by Yap Kheng Kin
The use of student portfolios has found its way into many classrooms today. The practice has its roots in the visual arts, where it serves as a showcase of student work. The documentation of student work also provides a useful means for teachers to assess student learning and growth.
The challenge, with any student portfolio, is to make sure the students’ efforts in documenting their work are not in vain. We go back to the visual arts to learn a few lessons on how we can make the process of portfolio documentation and review both formative and fruitful.
Keeping Art Portfolios
As art teachers, we usually remind students to keep a visual diary or portfolio and tell them that we will check these. In most cases, however, these students graduate with their portfolio cases loaded with artwork that the teacher has not properly looked through.
The lack of attention to proper documentation and review reflects how art portfolios have become a mere afterthought. Students are not usually required to present all of their work, only the relevant pieces for the exam.
Their visual diary is seldom reviewed as a whole; instead, images are isolated from their original context.
But the teacher’s role is not just to give guidance for exam submissions. It is also to document students’
understanding and development in art, and direct them further on the path of discovery.
Forming Habits of Mind
The keeping of portfolios is an important process for art students to foster a habit of carefully documenting their work.
This documentation process is an important aspect of cultivating the eight studio habits of mind: developing craft, observing, reflecting, envisioning, expressing, stretching and exploring, engaging, and understanding the art world (Hetland, Winner, Veenema, & Sheridan, 2007).
Inculcating these studio habits is a key takeaway for any art student. An easy way to achieve this is to give students a checklist of what we expect in their portfolios and let them do self-reflection in their own time.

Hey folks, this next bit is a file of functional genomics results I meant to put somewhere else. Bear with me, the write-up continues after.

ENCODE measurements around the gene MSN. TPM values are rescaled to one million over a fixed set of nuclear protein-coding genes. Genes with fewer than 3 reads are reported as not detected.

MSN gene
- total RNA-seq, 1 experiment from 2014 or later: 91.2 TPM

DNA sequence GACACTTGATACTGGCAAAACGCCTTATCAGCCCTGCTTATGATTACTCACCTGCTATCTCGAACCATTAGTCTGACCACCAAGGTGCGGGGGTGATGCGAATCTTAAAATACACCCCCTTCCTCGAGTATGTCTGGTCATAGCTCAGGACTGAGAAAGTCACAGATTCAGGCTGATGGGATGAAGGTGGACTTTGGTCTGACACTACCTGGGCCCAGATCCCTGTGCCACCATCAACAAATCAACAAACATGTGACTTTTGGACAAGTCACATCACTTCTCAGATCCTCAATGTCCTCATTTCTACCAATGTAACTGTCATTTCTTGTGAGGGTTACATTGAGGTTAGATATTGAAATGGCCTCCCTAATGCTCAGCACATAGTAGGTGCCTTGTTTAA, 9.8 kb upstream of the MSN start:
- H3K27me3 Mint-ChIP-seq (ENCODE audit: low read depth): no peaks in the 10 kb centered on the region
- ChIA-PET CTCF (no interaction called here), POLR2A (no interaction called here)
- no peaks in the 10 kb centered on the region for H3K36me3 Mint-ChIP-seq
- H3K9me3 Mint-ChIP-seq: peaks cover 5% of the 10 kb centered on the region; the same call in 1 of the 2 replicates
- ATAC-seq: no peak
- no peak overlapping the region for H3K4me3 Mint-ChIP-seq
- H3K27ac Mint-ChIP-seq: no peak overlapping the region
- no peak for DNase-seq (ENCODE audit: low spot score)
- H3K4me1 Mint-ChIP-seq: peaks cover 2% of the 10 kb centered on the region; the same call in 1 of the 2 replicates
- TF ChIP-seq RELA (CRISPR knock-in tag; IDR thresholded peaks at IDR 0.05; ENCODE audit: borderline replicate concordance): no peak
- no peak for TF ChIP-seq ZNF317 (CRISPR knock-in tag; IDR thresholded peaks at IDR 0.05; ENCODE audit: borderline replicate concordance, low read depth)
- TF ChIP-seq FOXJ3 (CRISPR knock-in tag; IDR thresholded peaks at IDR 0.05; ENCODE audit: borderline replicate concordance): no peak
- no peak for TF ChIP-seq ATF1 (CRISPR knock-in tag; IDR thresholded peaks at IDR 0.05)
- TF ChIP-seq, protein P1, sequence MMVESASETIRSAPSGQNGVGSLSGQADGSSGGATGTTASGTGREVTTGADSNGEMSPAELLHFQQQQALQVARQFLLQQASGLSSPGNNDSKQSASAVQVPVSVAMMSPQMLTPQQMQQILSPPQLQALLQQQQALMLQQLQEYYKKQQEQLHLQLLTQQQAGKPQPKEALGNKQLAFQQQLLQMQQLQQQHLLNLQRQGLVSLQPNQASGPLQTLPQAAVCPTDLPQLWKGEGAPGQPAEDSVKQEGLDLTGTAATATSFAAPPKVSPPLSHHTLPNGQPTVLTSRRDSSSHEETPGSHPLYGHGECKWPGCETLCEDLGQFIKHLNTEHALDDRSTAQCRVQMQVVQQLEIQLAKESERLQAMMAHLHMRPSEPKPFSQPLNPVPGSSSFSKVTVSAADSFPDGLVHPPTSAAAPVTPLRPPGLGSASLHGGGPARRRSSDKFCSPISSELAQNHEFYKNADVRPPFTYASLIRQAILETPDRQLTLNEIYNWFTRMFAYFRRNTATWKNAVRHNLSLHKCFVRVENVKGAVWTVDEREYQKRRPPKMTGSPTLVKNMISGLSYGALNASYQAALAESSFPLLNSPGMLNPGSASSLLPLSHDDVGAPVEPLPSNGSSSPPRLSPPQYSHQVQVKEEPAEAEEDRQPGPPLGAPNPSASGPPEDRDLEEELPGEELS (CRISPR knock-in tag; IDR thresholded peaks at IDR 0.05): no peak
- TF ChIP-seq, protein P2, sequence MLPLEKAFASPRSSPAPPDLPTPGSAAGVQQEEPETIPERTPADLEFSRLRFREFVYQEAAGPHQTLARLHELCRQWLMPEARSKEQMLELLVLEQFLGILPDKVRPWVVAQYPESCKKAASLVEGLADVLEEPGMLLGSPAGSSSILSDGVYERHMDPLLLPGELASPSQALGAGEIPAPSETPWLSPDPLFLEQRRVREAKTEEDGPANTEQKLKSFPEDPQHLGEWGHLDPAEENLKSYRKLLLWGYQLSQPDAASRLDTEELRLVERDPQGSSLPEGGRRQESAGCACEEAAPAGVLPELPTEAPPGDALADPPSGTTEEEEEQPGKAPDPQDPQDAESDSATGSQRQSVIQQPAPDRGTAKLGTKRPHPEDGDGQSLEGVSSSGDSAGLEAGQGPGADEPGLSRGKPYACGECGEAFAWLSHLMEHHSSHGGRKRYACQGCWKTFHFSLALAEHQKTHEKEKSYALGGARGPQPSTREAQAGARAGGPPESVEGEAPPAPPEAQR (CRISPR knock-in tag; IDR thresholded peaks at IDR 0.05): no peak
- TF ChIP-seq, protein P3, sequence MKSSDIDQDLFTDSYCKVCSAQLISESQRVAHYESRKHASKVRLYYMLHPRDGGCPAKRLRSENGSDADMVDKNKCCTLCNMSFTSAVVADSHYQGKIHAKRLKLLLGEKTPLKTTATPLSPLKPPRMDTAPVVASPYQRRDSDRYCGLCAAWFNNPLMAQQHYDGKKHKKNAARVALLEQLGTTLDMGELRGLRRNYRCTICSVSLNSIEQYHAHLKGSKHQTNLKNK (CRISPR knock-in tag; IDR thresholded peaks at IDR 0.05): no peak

Furthermore, portfolios can be a crucial assessment tool, especially since our subject grading is not summative but formative in nature. With the art portfolio, we as teachers have a yardstick to tell them if they are making progress in their work, and how well they are building up their studio habits of mind.
– Yap Kheng Kin, School of the Arts, Singapore
Portfolio Documentation Process
How can we support each student in their development in art? Teachers can use the following process for conducting art documentation with students:
- Explain the requirements of the portfolio. State what its contents are and, if needed, provide your own sample.
- Engage in constant review. It may be helpful to look at the ﬁrst work (diagnostic work) and compare it with subsequent works. Here are three ways you can do this:
- Formal review
Offer a private review of each student’s portfolio; perhaps select a few students for each term. These sessions provide a more thorough understanding of students’ thought processes.
- Informal review
Every so often, informal reviews of students’ works may be done during class time. Make it spontaneous and encourage students to express themselves freely.
- Group critique
Review work with students as a class. At the end of a term, or once students ﬁnish a studio work, display their work in class for feedback and review. Select a few students – good examples or those needing improvement – to talk about each of their works.
- Formal review
Encourage students to reﬂect on their own work. They can be given a set of questions to reﬂect on when they prepare for documentation.
Throughout the documentation process, teachers can cover the technique and process of studio work on a variety of artworks. Students can engage with the teachers to clarify doubts, seek direction, and correct judgements.
This can be followed by teachers’ feedback on possible directions and projections of future outcomes.
Suggestions for improvement of techniques can be simply stated or through show-and-tell instructions. Criticism should be kept to a minimum and more encouragement should be given.
It may be a tedious thing to frequently conduct reviews of their portfolios, especially if there are many students under our care. You may start slowly and at a lesser degree at first, but it is a small step in the right direction for the overall growth of your students.
Hetland, L., Winner, E., Veenema, S., & Sheridan, K. (2007). Studio thinking: The real benefits of visual arts education. New York: Teachers College Press.